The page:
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Biofouling. 2011;27(10):1139-50. doi: 10.1080/08927014.2011.629344.

Investigation of the role of hydrophilic chain length in amphiphilic perfluoropolyether/poly(ethylene glycol) networks: towards high-performance antifouling coatings.

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Department of Chemistry, University of North Carolina at Chapel Hill, 27514, USA.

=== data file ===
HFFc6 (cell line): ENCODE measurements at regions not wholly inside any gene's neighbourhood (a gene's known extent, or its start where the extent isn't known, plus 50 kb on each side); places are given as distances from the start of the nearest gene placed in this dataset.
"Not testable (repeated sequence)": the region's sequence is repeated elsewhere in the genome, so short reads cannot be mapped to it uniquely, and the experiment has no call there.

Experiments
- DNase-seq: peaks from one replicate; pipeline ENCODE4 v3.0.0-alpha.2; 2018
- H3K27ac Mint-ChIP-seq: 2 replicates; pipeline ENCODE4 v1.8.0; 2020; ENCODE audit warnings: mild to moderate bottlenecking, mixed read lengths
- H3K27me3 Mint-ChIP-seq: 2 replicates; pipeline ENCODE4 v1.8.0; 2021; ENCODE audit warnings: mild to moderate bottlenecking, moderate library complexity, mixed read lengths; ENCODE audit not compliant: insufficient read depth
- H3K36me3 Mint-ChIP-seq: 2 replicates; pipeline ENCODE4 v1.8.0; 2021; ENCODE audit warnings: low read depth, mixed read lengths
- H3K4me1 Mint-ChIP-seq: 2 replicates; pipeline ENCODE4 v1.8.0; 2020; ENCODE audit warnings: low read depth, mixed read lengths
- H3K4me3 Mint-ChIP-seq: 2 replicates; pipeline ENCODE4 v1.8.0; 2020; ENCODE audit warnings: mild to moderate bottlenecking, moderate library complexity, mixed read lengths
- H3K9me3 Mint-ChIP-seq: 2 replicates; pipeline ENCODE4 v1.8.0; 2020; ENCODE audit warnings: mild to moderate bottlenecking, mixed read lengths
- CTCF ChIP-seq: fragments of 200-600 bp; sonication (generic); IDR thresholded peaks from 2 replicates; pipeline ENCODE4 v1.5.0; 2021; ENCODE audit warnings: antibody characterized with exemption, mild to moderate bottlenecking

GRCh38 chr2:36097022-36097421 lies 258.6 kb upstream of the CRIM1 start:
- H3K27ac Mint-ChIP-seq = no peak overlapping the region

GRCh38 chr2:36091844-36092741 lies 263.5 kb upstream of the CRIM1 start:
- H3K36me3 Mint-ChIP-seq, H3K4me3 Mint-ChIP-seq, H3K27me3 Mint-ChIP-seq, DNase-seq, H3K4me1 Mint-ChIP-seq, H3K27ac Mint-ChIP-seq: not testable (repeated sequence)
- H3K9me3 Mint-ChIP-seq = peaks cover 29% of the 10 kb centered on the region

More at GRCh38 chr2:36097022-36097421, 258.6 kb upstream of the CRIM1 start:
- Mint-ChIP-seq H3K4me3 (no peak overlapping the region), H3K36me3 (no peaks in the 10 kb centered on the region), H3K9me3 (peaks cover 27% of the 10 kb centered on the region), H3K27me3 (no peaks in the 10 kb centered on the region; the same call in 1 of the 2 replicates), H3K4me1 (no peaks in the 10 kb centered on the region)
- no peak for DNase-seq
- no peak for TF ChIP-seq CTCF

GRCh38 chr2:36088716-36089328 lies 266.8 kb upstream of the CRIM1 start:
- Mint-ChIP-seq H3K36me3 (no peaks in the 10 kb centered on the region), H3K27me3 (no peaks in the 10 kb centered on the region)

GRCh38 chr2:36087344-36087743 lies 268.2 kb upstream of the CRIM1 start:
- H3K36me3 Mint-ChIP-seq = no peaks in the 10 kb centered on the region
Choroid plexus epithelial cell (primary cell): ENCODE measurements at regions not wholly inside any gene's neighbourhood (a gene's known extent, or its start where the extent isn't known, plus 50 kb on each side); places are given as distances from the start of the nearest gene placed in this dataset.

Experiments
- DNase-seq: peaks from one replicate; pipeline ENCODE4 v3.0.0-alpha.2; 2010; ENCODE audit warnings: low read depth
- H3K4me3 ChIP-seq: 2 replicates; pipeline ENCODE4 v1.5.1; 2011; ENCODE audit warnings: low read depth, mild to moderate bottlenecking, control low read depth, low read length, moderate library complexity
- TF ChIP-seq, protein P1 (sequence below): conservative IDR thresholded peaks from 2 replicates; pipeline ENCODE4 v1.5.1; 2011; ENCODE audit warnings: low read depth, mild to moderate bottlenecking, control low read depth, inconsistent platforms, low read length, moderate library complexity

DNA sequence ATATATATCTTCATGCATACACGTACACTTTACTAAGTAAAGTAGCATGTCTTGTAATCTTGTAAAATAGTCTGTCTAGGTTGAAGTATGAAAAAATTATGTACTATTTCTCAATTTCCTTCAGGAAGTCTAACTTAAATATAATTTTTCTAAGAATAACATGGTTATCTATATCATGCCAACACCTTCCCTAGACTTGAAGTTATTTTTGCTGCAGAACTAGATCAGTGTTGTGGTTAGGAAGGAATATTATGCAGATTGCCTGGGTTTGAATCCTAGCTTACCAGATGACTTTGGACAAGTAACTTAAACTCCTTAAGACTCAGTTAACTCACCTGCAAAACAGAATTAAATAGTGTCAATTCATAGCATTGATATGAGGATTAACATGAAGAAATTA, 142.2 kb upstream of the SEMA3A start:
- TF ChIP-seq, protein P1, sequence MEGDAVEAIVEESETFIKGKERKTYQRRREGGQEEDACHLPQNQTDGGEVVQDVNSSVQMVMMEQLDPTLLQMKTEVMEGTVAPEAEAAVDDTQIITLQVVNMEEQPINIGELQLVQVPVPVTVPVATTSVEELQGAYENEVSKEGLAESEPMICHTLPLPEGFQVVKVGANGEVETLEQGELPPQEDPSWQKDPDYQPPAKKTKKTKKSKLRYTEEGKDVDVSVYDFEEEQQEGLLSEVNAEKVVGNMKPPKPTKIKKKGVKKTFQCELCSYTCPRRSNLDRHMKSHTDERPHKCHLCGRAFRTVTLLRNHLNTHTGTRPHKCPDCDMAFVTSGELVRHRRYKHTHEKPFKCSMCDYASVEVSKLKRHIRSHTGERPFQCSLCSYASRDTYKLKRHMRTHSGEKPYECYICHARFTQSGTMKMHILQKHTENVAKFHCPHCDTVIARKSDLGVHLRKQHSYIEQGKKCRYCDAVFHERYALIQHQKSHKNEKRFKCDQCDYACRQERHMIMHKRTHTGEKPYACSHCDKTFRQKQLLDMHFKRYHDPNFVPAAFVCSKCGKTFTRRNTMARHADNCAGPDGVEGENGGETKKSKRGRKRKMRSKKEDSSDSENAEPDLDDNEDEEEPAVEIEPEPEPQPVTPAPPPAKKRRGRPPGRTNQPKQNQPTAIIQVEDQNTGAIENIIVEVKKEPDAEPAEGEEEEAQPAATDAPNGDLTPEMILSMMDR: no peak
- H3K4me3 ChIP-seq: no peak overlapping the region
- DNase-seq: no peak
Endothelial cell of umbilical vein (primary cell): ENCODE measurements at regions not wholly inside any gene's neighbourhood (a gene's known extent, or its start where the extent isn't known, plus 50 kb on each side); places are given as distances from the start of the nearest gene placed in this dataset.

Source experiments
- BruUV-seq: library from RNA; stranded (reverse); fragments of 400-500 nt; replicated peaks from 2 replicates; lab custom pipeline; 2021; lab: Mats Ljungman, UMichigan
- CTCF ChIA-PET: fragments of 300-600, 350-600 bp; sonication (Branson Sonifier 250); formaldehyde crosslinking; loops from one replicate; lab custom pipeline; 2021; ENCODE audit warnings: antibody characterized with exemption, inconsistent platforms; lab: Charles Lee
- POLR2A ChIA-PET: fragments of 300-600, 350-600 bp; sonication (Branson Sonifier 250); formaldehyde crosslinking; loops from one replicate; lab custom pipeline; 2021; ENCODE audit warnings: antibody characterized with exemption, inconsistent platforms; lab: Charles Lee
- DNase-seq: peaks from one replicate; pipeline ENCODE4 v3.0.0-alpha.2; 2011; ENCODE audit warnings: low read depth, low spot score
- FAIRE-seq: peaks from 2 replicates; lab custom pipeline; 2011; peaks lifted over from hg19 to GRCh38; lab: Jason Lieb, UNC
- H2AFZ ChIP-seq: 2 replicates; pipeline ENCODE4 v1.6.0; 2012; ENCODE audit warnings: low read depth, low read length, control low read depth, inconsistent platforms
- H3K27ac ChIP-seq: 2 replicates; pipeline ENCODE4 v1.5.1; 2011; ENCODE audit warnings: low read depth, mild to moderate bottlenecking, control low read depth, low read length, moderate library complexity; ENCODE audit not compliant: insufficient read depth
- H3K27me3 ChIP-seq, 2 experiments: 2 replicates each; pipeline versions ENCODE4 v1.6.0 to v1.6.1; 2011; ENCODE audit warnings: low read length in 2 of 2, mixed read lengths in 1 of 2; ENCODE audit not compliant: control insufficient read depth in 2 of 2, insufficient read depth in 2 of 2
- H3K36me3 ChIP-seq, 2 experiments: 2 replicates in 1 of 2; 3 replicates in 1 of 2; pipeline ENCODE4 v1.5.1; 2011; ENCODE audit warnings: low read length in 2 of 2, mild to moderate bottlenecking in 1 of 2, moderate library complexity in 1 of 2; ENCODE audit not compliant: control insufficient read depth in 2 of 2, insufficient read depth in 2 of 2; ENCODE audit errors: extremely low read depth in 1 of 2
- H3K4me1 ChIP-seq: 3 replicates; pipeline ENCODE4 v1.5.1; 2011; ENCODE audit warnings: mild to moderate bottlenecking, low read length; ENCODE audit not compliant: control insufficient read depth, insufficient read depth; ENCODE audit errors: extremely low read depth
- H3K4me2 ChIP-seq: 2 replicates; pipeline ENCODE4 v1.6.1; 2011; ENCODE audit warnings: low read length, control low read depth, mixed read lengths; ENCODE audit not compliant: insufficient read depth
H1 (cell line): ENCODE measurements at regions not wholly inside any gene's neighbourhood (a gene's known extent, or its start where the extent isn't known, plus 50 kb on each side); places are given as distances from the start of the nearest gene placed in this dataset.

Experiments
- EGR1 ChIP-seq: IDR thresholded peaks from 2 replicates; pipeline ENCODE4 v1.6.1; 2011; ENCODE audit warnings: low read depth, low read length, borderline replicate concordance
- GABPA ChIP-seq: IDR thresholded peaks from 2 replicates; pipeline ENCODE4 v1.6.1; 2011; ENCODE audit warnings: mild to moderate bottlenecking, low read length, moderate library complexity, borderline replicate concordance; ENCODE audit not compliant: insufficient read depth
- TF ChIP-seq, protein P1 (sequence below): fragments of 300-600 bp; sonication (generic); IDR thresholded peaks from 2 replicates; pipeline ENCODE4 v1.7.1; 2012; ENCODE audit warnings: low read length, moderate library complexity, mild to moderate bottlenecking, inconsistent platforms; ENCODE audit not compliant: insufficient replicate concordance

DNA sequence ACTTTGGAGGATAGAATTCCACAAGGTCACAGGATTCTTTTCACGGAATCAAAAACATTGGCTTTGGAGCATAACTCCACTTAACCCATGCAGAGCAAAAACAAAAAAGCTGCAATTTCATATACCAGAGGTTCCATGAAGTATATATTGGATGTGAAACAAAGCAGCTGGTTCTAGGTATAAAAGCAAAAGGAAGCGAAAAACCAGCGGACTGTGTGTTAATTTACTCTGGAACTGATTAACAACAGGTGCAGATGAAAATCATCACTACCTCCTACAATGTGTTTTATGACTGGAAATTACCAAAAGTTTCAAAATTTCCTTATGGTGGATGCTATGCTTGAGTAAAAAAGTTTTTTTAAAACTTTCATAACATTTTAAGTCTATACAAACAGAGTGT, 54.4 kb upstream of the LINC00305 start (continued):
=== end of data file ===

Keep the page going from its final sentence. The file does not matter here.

The facile preparation of amphiphilic network coatings having a hydrophobic dimethacryloxy-functionalized perfluoropolyether (PFPE-DMA; M(w) = 1500 g mol(-1)) crosslinked with hydrophilic monomethacryloxy functionalized poly(ethylene glycol) macromonomers (PEG-MA; M(w) = 300, 475, 1100 g mol(-1)), intended as non-toxic high-performance marine coatings exhibiting antifouling characteristics is demonstrated. The PFPE-DMA was found to be miscible with the PEG-MA. Photo-cured blends of these materials containing 10 wt% of PEG-MA oligomers did not swell significantly in water. PFPE-DMA crosslinked with the highest molecular weight PEG oligomer (ie PEG1100) deterred settlement (attachment) of algal cells and cypris larvae of barnacles compared to a PFPE control coating. Dynamic mechanical analysis of these networks revealed a flexible material. Preferential segregation of the PEG segments at the polymer/air interface resulted in enhanced antifouling performance. The cured amphiphilic PFPE/PEG films showed decreased advancing and receding contact angles with increasing PEG chain length. In particular, the PFPE/PEG1100 network had a much lower advancing contact angle than static contact angle, suggesting that the PEG1100 segments diffuse to the polymer/water interface quickly. The preferential interfacial aggregation of the larger PEG segments enables the coating surface to have a substantially enhanced resistance to settlement of spores of the green seaweed Ulva, cells of the diatom Navicula and cypris larvae of the barnacle Balanus amphitrite as well as low adhesion of sporelings (young plants) of Ulva, adhesion being lower than to a polydimethyl elastomer, Silastic T2.

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